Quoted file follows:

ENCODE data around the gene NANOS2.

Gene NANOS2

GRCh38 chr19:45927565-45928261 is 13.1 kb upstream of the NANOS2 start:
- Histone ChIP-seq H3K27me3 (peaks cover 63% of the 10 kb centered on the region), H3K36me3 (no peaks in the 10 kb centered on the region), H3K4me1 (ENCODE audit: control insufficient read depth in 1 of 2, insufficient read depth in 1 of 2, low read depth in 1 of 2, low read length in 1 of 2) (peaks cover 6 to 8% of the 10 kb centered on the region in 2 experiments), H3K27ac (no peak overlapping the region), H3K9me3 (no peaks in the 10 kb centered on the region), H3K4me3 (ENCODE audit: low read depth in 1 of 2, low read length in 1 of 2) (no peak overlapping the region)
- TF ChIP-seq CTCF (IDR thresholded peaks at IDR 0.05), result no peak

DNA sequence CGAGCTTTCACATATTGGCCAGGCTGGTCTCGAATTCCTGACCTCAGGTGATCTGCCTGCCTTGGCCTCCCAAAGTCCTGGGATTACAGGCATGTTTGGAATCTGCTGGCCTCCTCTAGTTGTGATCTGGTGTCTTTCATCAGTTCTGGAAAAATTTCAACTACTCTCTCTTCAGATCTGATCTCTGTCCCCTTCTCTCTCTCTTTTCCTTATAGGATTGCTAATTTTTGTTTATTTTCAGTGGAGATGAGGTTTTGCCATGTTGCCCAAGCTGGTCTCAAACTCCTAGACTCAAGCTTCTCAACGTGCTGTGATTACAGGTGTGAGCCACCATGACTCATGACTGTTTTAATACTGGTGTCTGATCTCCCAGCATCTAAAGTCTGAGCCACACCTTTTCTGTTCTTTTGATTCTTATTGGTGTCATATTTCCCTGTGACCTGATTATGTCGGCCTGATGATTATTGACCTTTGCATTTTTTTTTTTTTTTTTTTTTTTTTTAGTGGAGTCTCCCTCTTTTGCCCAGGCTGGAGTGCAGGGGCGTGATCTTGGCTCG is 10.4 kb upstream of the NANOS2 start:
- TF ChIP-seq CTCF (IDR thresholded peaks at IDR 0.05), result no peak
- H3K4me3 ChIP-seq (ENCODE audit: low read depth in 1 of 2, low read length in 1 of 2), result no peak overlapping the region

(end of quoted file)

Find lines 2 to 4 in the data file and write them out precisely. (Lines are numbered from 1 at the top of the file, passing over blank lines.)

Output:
Gene NANOS2

GRCh38 chr19:45927565-45928261 is 13.1 kb upstream of the NANOS2 start:
- Histone ChIP-seq H3K27me3 (peaks cover 63% of the 10 kb centered on the region), H3K36me3 (no peaks in the 10 kb centered on the region), H3K4me1 (ENCODE audit: control insufficient read depth in 1 of 2, insufficient read depth in 1 of 2, low read depth in 1 of 2, low read length in 1 of 2) (peaks cover 6 to 8% of the 10 kb centered on the region in 2 experiments), H3K27ac (no peak overlapping the region), H3K9me3 (no peaks in the 10 kb centered on the region), H3K4me3 (ENCODE audit: low read depth in 1 of 2, low read length in 1 of 2) (no peak overlapping the region)